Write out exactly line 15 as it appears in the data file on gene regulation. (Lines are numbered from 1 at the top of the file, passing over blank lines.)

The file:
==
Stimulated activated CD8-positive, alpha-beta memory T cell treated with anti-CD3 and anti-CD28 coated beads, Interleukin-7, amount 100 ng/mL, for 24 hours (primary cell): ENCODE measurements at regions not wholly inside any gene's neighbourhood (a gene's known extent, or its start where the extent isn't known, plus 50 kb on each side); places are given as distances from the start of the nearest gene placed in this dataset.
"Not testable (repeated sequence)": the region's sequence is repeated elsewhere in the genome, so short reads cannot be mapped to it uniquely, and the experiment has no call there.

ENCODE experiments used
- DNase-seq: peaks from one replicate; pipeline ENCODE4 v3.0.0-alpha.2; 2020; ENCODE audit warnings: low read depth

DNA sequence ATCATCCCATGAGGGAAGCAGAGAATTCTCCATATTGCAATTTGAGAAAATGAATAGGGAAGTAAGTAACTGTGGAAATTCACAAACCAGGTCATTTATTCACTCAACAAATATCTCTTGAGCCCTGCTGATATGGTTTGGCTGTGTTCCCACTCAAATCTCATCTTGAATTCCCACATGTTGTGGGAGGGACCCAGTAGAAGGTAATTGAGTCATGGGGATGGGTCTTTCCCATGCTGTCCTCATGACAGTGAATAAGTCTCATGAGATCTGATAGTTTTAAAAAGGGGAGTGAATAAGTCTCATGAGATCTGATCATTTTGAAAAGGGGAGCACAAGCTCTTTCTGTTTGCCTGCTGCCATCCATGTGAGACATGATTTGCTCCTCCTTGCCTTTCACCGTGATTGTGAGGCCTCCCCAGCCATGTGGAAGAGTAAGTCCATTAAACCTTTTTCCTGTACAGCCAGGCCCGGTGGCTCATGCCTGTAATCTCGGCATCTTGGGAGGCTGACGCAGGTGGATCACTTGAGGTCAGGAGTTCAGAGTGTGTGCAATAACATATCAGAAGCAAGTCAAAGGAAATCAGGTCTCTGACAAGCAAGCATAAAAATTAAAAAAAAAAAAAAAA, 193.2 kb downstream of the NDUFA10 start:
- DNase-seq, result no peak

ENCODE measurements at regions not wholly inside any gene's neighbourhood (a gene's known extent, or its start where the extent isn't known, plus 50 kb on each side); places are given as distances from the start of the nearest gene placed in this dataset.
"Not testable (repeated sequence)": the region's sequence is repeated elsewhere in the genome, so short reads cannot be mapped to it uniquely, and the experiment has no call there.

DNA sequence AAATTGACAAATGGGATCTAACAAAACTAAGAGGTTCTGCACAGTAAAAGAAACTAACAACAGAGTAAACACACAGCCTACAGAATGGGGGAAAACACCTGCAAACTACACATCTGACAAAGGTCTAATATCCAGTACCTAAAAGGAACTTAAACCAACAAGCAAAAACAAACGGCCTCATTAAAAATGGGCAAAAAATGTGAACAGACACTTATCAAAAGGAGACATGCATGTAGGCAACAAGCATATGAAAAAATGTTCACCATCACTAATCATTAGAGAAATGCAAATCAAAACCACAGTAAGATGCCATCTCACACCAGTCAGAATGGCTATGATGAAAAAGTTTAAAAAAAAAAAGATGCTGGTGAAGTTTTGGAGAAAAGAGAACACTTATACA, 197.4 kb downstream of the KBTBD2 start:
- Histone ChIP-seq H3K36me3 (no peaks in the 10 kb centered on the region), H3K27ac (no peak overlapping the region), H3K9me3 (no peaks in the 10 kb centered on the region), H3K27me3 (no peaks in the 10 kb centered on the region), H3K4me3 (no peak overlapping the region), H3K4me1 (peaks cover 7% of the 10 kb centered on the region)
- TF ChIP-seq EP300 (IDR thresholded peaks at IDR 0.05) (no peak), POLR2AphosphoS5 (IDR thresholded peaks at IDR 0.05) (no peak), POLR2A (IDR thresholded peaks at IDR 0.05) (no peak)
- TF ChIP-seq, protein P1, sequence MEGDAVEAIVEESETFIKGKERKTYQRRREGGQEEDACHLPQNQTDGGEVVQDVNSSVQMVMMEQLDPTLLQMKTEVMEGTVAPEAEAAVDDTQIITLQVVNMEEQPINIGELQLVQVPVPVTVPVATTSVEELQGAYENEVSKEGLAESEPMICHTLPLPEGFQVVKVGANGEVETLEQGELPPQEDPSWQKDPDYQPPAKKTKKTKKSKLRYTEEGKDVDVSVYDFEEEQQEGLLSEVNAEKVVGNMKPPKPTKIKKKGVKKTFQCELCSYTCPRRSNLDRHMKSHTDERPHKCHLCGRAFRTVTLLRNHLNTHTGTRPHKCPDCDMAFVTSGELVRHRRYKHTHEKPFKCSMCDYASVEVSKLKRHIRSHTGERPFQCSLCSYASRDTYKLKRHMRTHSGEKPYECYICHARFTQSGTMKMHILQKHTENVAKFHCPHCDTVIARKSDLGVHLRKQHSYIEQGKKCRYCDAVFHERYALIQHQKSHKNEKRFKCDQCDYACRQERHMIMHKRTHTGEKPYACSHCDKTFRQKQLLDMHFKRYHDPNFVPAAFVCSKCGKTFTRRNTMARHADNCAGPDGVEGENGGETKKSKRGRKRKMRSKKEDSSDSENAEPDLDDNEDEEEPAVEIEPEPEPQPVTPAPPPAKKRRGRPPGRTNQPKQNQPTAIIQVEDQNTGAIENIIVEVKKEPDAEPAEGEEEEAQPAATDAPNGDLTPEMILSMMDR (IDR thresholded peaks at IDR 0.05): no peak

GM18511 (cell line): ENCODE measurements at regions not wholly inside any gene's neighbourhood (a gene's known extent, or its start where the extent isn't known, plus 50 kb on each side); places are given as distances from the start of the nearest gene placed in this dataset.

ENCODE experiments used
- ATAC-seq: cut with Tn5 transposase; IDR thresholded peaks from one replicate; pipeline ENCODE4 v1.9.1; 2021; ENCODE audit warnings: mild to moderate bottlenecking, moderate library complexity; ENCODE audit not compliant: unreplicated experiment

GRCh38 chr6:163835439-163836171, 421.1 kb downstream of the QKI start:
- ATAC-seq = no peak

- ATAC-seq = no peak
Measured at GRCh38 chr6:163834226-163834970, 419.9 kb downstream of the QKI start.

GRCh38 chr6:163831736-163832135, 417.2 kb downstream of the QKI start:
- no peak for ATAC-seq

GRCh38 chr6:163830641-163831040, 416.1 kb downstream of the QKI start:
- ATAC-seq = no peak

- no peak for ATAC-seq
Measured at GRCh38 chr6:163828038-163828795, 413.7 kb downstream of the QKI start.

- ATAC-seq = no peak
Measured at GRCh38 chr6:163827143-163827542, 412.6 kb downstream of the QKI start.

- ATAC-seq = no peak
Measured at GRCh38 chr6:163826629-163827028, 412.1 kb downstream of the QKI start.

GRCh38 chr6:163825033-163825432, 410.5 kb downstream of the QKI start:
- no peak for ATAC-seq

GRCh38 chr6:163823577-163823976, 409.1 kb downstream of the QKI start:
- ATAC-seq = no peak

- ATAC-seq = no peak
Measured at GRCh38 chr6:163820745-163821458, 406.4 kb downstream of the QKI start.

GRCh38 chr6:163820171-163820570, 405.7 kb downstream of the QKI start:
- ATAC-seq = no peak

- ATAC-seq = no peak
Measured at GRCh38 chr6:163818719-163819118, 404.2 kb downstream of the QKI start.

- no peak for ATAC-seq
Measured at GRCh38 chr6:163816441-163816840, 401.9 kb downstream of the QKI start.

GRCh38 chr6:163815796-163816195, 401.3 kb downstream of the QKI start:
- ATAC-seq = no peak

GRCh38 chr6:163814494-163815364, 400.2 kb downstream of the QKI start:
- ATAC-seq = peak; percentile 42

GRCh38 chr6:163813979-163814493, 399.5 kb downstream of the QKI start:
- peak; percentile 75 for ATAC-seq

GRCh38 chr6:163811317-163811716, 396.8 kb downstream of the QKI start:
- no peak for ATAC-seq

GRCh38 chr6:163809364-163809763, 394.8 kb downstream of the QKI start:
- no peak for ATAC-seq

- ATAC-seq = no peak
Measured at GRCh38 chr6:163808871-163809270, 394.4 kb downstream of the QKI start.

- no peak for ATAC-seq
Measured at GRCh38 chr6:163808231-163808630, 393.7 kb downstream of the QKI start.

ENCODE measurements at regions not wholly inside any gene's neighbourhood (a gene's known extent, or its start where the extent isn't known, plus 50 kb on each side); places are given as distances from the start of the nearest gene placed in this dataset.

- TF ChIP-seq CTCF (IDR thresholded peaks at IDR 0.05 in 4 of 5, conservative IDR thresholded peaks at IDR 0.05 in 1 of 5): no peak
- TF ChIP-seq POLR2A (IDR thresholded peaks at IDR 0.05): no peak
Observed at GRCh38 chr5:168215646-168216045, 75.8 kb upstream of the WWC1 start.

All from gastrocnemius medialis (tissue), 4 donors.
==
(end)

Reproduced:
- ATAC-seq: cut with Tn5 transposase; IDR thresholded peaks from one replicate; pipeline ENCODE4 v1.9.1; 2021; ENCODE audit warnings: mild to moderate bottlenecking, moderate library complexity; ENCODE audit not compliant: unreplicated experiment